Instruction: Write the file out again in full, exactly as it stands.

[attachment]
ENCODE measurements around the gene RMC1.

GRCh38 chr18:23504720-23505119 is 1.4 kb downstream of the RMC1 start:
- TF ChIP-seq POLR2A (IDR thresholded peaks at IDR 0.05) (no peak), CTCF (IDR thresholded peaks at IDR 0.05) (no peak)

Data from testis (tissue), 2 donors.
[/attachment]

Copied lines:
ENCODE measurements around the gene RMC1.

GRCh38 chr18:23504720-23505119 is 1.4 kb downstream of the RMC1 start:
- TF ChIP-seq POLR2A (IDR thresholded peaks at IDR 0.05) (no peak), CTCF (IDR thresholded peaks at IDR 0.05) (no peak)

Data from testis (tissue), 2 donors.